Monday, November 22, 2010

Growing Up in Cultural Desert

When I grew up in China, it was an obvious totalitarian regime, and as mentioned in my previous blog post, An Accidental Artist -- My Beginning, it was a cultural desert. 

During my childhood, classical music was nonexistent; literature by classical authors, Chinese or otherwise, were largely denounced; theatrical works and fine arts were consigned to ideological struggle tools.  How my father managed to keep some books published perhaps in 1950s by authors such as Pushkin, Klyrov and Goethe was quite puzzling.  That marked our family somewhat more literary minded than most.  However, considering the fact that my father was separated from the family most of the time shortly before I was born till I was about five years old, I was raised in an environment not dissimilar to, if not more wretched than, other poor Chinese children, who lacked nutrition of both material and spiritual kinds.

I've heard a telling story about that time.  In the middle of Cultural Revolution, some people would go to cinema to see Lenin in October, a Soviet Union made propaganda movie, again and again, not to be educated in the value of proletarian struggle, but to catch a couple minutes' worth of Swan Lake performance.

When my father returned from his semi-forced labor assignment in the countryside, he worked in the province's cultural bureau and we got many chances to see local artists - singers, dancers and actors, in the works sanctioned by their ultimate employer, the government.

My father also took me to Beijing a few times, to attend national art exhibits showcasing paintings and photographs which were either socialist naturalism brutes or naked lies of idyllic life which didn't exist in China.  Those experiences were not without their merits but they were rather numbing and did nothing to entice me to become an artist.

Only after I started school and with the change of the politics, arts of all kinds started to make a gingerly comeback and eventually even Swan Lake could be performed on the stage of my home city, Shenyang, an important industrial city whose art scene had been strongly influenced by Russian cultures of old and new.

Rembrandt. Juno. 1664-65. Oil on canvas
I still vividly remember my first encounters with paintings by the old masters, such as Rembrandt's Juno, on well-produced large-format calendars.  I was absolutely entranced by this regal and beautiful goddess.  During that time, I was also exposed to Italian Renaissance for the first time.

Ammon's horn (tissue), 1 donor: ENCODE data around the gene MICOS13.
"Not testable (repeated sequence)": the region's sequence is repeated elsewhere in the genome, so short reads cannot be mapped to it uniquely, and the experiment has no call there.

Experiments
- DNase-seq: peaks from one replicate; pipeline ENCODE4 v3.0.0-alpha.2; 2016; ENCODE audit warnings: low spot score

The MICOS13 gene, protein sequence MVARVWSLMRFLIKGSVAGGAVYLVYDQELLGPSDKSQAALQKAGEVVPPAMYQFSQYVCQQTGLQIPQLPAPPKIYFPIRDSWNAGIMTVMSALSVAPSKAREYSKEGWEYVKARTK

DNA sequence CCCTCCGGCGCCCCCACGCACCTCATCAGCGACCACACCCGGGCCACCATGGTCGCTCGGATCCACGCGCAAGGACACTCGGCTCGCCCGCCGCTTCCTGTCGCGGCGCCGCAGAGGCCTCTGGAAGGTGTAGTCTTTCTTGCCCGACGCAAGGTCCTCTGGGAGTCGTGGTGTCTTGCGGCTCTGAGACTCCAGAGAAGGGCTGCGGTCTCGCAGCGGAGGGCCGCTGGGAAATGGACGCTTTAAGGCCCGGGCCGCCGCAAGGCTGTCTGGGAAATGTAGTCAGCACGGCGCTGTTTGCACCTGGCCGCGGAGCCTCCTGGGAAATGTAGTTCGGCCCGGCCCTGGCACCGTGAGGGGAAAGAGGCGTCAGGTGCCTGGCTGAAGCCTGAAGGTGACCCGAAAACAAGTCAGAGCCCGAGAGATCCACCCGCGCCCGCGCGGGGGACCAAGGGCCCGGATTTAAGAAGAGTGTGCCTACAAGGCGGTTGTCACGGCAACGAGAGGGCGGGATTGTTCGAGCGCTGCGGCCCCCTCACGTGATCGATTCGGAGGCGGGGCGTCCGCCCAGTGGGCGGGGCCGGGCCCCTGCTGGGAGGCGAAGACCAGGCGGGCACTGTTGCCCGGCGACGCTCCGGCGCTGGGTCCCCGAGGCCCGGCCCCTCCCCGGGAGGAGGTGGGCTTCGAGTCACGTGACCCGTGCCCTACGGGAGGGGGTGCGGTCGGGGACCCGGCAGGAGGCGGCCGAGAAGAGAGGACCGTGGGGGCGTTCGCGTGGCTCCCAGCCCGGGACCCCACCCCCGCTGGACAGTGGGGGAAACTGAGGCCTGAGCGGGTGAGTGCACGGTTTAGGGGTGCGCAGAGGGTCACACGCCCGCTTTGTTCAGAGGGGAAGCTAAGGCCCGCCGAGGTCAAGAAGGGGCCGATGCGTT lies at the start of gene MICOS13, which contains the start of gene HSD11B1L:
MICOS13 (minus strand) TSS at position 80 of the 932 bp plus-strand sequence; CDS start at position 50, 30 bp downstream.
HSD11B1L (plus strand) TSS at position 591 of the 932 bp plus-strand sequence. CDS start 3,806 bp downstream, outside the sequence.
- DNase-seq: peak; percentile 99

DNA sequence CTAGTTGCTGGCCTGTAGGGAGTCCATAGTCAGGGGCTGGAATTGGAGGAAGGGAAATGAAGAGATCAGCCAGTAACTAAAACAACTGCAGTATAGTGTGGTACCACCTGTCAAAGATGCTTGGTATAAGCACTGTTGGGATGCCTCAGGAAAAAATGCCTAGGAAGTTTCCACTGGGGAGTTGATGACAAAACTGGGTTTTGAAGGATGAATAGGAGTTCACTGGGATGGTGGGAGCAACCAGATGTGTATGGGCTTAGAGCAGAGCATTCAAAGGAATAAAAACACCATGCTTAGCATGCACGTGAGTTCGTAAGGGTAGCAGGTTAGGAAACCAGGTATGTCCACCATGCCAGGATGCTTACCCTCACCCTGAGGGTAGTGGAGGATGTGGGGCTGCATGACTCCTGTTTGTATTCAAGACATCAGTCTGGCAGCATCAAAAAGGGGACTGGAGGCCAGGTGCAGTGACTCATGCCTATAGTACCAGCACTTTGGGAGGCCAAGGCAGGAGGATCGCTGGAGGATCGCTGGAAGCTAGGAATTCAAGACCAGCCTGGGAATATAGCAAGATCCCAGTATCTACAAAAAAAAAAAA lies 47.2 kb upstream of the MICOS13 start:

Classical plays returned as well and I was able to see some amazing performances of A Servant to Two Masters, The Miser, The Visit of an Old Lady, King Lear, Desire Under the Elm.

Good books returned too - I started to devout Balzac, Tolstoy, Austen, Zola, etc.

A symphonic orchestra formed in my home city and I was even able to listen to performances on radio of Carmen, Le Nozze di Figaro and Die Zauberflöte, often transmitted from more cosmopolitan Beijing or Shanghai.  My first experience with western opera was Franz Lehár's Die lustige Witwe, sung and danced in Chinese, with considerable verve and beauty.

That epoch poised to be an amazing cultural renaissance but art soon was defeated in the battle against commercialism, symbolized by the fact that the home theater of the main troupe in Shenyang, one of the most venerated playhouses in the nation was converted into a discotheque.  The final nail on the coffin was the big ideological struggle in the 1980s which culminated in the brutal crackdown of the democratic movement in 1989.

My art education in China thus completed.

>> My Path, Part III: Fifteen Authors Influenced Me Most and Watching Shakespeare in China
<< My Path, Part I: An Accidental Artist -- My Beginning

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